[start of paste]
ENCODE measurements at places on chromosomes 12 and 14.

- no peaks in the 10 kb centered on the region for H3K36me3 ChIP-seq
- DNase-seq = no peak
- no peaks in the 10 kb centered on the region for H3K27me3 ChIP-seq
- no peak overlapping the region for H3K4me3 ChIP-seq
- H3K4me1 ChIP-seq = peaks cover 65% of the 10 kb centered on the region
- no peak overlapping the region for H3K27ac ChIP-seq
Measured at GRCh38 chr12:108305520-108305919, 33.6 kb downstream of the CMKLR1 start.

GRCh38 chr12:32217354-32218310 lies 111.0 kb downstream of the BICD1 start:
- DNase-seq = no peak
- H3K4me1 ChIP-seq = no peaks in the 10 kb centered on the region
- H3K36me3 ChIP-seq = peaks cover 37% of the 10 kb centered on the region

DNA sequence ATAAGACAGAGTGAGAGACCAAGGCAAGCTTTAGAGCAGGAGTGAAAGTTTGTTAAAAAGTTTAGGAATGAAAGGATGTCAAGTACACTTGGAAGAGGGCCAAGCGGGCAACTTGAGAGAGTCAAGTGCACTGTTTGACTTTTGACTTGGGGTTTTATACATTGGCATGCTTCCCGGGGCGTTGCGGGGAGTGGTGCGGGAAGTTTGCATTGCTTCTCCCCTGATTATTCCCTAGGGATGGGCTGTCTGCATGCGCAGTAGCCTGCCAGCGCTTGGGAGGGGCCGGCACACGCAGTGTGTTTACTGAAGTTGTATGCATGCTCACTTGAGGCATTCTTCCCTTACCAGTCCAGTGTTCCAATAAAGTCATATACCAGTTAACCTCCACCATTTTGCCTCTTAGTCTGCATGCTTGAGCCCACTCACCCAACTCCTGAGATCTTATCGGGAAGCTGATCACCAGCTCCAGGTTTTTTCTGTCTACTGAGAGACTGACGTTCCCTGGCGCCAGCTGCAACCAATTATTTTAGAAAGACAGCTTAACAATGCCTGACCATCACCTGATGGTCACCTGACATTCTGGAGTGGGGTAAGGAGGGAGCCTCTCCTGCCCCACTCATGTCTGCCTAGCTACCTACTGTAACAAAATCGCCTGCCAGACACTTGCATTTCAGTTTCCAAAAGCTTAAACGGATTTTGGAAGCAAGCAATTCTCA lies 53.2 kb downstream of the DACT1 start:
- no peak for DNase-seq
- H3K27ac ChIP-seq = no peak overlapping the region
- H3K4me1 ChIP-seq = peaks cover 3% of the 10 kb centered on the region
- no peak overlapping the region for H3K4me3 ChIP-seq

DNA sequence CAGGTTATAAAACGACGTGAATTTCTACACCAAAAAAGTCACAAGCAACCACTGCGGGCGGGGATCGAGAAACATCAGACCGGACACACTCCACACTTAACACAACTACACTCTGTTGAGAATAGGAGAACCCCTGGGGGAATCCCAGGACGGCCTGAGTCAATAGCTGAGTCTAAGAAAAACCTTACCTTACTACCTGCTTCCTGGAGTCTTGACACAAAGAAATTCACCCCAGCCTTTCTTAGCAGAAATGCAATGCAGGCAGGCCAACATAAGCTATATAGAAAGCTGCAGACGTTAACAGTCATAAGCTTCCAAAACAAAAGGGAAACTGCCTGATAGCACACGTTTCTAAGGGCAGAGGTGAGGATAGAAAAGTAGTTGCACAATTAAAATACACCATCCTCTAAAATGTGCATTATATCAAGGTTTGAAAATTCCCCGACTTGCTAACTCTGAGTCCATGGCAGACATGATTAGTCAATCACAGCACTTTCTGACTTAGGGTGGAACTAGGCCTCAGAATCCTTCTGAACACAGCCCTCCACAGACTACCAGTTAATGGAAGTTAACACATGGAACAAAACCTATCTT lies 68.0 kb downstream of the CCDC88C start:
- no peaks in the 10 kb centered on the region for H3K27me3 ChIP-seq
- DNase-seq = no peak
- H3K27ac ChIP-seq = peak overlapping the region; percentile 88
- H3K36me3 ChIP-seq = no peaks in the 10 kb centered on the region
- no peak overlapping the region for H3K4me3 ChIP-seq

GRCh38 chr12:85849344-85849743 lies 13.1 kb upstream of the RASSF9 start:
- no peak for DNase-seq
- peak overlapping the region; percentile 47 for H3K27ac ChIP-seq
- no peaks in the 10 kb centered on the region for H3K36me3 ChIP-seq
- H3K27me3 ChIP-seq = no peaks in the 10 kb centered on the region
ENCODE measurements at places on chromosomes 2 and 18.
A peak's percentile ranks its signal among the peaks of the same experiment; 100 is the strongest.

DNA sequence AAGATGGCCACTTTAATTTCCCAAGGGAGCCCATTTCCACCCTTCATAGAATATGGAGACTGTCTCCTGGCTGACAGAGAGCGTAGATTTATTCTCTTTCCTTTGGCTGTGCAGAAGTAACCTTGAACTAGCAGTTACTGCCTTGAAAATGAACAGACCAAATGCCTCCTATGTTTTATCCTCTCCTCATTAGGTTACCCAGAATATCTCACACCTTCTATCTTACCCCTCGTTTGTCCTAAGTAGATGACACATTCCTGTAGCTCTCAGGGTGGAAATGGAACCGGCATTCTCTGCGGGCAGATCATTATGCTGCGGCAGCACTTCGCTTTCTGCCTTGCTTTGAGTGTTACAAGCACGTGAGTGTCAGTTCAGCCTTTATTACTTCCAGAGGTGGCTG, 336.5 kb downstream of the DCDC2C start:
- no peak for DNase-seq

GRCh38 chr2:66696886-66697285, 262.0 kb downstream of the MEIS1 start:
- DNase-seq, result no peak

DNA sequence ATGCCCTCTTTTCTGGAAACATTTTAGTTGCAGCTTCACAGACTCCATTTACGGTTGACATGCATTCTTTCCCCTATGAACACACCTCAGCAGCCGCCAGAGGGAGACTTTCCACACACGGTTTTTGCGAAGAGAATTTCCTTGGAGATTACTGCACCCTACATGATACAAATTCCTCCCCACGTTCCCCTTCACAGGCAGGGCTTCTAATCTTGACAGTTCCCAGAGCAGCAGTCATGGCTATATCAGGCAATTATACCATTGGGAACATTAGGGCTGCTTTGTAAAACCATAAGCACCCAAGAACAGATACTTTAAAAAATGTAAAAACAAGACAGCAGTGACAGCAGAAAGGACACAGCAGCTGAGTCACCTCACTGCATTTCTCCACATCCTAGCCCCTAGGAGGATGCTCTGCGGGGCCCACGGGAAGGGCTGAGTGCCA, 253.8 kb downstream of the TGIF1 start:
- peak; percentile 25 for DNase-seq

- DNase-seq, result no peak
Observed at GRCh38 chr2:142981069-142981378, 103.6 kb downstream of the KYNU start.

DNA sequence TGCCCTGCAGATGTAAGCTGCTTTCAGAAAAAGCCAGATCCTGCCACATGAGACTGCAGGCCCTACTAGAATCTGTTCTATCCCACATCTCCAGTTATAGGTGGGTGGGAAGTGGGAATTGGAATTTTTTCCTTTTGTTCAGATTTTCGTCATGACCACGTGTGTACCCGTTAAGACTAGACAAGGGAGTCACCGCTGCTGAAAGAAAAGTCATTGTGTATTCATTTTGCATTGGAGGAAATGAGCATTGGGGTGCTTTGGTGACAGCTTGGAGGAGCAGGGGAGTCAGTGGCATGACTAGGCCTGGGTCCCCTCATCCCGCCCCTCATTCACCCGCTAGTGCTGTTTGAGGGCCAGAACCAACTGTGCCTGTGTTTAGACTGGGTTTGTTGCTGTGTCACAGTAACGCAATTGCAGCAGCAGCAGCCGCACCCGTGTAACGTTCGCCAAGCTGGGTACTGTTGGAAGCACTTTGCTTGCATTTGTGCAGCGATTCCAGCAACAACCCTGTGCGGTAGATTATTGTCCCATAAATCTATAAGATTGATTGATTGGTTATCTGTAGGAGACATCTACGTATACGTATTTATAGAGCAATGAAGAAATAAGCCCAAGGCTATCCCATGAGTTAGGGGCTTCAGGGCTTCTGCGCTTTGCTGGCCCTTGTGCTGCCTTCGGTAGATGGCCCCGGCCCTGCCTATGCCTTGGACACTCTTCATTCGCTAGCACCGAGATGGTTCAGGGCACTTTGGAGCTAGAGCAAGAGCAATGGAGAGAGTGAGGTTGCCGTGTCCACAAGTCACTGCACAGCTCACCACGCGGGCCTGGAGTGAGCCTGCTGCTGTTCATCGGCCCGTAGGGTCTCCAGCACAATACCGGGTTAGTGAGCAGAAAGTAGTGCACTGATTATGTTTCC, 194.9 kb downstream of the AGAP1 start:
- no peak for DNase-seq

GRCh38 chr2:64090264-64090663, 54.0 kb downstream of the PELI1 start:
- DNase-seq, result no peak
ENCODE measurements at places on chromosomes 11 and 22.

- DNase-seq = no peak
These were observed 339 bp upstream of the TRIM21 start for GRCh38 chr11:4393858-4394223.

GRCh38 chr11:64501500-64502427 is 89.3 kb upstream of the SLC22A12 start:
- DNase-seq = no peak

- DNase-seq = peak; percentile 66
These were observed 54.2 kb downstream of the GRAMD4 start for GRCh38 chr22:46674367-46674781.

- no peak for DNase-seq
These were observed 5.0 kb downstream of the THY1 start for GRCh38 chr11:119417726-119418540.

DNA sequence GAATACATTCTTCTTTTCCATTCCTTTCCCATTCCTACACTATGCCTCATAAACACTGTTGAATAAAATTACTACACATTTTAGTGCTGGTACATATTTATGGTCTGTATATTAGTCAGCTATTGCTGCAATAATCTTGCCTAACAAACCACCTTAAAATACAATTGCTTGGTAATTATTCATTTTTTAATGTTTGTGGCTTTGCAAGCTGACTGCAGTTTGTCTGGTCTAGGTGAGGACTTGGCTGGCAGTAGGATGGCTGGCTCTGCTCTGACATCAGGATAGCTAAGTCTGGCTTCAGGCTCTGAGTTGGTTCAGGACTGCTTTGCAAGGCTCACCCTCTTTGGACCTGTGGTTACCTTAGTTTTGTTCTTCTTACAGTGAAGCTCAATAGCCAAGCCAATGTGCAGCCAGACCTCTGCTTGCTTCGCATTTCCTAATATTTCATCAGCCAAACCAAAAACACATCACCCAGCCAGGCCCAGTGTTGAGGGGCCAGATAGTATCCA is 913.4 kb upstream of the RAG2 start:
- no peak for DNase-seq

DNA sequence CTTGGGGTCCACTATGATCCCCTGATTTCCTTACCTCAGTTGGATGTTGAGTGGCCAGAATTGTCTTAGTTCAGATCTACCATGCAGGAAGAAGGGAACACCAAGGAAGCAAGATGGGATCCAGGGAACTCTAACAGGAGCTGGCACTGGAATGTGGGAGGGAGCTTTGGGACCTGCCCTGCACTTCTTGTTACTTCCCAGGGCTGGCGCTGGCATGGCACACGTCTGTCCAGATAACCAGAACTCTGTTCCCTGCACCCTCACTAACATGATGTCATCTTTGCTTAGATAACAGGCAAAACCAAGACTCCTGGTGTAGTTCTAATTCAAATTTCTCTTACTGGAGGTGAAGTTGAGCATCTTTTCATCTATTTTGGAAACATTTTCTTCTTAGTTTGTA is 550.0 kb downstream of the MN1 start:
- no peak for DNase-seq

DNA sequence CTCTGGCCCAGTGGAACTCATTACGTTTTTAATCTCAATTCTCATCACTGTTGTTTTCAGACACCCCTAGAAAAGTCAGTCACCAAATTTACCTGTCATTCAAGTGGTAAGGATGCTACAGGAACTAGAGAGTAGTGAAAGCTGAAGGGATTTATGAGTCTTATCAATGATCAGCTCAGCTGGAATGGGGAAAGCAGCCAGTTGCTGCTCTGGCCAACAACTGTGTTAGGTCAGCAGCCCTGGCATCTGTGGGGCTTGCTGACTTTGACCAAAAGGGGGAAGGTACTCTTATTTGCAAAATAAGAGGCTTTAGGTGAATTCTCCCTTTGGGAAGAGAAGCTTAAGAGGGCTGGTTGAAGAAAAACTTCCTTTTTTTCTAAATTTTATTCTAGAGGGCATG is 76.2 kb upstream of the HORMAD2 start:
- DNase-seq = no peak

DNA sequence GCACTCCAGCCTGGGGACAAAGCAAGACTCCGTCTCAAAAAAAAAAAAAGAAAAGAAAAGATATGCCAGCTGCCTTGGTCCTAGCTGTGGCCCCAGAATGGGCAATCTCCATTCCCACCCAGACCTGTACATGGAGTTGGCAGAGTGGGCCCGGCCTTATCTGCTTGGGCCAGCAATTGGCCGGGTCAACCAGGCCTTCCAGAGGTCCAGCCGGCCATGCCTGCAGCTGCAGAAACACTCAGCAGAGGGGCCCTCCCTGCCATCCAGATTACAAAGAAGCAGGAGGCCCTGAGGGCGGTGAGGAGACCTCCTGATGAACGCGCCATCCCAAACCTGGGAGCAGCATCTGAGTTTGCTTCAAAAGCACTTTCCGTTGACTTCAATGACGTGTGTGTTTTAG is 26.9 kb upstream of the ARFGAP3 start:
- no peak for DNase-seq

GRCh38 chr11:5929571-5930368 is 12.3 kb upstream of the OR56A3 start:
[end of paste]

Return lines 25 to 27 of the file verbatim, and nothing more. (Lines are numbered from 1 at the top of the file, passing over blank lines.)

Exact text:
- no peak for DNase-seq
- peak overlapping the region; percentile 47 for H3K27ac ChIP-seq
- no peaks in the 10 kb centered on the region for H3K36me3 ChIP-seq